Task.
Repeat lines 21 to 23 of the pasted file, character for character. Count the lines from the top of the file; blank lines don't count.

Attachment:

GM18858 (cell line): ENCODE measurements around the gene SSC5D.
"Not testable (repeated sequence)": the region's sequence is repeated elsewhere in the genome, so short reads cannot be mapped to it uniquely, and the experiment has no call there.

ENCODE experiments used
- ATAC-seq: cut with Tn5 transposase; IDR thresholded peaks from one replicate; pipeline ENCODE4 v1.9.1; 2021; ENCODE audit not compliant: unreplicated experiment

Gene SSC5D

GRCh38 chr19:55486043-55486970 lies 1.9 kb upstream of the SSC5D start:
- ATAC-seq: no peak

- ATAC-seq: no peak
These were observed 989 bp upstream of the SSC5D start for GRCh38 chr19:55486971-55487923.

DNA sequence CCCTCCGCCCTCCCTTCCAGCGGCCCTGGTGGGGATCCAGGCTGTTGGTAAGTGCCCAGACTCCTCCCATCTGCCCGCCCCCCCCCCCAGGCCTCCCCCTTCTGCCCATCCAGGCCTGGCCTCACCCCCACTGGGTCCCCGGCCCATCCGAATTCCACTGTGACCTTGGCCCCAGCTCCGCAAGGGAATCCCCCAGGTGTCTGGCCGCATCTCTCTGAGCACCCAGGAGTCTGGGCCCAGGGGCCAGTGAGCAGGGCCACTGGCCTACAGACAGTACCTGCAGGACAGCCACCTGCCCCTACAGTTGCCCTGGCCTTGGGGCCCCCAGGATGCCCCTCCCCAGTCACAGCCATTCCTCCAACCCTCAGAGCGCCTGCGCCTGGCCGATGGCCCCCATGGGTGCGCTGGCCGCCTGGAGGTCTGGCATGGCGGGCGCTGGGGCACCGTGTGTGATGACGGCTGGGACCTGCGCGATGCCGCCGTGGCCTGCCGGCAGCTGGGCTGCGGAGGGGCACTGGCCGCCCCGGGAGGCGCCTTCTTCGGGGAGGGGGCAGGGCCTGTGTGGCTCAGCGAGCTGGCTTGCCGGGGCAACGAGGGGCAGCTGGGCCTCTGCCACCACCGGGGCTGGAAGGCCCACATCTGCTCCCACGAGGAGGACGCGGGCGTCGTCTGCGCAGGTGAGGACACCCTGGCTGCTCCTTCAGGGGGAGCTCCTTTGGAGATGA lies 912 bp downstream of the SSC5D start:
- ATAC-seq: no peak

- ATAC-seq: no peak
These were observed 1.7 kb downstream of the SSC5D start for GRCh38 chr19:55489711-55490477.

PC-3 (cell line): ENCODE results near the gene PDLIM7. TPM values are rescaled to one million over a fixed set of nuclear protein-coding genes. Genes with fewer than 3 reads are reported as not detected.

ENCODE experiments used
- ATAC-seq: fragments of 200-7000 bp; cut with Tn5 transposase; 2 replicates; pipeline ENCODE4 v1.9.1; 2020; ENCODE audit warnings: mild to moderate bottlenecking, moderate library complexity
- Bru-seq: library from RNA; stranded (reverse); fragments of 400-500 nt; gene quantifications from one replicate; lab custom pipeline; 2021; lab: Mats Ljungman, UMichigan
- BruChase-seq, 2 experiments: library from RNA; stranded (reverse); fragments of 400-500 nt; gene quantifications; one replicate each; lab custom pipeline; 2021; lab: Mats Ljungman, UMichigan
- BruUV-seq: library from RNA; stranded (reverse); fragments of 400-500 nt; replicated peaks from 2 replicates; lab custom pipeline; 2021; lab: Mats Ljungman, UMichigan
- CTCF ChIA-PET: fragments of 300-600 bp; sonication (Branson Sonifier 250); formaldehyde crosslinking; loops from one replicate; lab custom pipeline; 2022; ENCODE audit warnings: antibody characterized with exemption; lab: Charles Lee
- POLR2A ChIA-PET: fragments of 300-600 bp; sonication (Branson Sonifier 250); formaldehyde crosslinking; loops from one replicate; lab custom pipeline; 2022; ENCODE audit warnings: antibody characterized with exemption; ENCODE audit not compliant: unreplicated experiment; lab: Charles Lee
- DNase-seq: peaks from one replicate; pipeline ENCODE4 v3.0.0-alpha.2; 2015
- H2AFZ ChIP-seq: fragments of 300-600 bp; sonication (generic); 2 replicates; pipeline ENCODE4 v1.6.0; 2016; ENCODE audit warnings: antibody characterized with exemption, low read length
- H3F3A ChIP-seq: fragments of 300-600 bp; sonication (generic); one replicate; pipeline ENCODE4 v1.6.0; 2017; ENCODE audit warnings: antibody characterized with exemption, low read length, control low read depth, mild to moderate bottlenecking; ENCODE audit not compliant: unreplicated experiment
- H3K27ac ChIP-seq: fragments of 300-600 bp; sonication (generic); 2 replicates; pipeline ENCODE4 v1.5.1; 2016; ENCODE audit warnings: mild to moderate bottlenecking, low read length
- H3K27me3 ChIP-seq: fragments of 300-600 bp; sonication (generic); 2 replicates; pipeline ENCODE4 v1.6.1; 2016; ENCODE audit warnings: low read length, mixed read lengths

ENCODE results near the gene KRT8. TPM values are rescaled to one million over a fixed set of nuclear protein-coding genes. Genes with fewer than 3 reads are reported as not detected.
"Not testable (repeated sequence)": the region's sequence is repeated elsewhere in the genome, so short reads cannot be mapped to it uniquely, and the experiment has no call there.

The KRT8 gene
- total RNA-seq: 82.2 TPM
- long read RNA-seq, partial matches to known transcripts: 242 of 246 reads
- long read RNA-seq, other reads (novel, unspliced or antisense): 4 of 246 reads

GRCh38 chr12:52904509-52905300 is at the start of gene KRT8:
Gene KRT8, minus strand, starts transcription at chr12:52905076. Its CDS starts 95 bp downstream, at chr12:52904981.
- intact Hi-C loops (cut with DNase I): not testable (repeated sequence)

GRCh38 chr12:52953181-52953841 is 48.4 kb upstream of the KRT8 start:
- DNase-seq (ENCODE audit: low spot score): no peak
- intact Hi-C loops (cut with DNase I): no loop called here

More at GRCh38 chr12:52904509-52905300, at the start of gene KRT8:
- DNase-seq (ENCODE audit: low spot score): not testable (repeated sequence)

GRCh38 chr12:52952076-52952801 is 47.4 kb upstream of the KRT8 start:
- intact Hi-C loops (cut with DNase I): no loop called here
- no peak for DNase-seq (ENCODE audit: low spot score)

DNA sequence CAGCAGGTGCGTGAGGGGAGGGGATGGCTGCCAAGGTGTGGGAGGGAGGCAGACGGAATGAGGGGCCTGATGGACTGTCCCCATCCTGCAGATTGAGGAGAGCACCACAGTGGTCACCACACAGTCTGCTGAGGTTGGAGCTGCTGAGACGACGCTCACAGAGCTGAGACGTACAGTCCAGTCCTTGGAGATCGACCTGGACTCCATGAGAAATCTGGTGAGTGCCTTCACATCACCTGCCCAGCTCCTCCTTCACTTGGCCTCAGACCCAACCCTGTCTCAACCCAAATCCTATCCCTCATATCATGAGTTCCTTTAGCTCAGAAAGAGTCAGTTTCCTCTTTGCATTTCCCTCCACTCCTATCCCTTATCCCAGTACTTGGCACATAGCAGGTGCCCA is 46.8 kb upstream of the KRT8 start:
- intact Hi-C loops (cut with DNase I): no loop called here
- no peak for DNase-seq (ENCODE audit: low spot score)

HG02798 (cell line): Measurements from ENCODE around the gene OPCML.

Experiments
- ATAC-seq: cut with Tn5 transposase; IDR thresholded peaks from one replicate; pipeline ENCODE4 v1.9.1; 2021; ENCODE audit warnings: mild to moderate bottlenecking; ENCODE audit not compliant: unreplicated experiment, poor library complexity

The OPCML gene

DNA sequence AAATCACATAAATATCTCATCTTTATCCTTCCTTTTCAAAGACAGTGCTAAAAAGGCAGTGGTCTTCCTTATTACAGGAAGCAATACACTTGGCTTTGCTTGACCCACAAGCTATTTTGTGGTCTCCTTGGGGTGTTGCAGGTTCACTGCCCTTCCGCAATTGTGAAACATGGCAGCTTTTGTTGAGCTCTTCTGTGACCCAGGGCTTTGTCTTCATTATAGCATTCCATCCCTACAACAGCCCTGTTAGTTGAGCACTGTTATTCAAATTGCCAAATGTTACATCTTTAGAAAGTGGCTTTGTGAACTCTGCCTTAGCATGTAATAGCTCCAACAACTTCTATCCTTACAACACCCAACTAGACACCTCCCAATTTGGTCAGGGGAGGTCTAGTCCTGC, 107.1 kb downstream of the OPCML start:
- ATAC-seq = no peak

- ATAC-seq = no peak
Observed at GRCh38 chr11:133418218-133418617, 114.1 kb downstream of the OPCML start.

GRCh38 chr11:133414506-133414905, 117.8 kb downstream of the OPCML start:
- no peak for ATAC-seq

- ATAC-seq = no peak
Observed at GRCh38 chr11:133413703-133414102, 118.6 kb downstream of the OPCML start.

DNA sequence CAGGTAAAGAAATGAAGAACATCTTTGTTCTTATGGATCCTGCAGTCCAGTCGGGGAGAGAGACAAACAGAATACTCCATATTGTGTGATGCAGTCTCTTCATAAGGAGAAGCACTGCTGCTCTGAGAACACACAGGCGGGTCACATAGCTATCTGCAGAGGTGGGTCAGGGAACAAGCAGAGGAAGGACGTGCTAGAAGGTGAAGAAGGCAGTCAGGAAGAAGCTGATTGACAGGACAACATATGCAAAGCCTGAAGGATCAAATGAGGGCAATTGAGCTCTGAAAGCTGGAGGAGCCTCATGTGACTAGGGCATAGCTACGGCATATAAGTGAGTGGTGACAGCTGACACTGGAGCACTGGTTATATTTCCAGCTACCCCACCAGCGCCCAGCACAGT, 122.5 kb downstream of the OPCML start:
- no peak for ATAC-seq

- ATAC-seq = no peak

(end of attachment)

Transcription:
- POLR2A ChIA-PET: fragments of 300-600 bp; sonication (Branson Sonifier 250); formaldehyde crosslinking; loops from one replicate; lab custom pipeline; 2022; ENCODE audit warnings: antibody characterized with exemption; ENCODE audit not compliant: unreplicated experiment; lab: Charles Lee
- DNase-seq: peaks from one replicate; pipeline ENCODE4 v3.0.0-alpha.2; 2015
- H2AFZ ChIP-seq: fragments of 300-600 bp; sonication (generic); 2 replicates; pipeline ENCODE4 v1.6.0; 2016; ENCODE audit warnings: antibody characterized with exemption, low read length